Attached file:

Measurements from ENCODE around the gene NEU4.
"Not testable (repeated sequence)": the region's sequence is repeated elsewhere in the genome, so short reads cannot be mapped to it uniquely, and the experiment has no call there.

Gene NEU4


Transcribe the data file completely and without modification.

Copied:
Measurements from ENCODE around the gene NEU4.
"Not testable (repeated sequence)": the region's sequence is repeated elsewhere in the genome, so short reads cannot be mapped to it uniquely, and the experiment has no call there.

Gene NEU4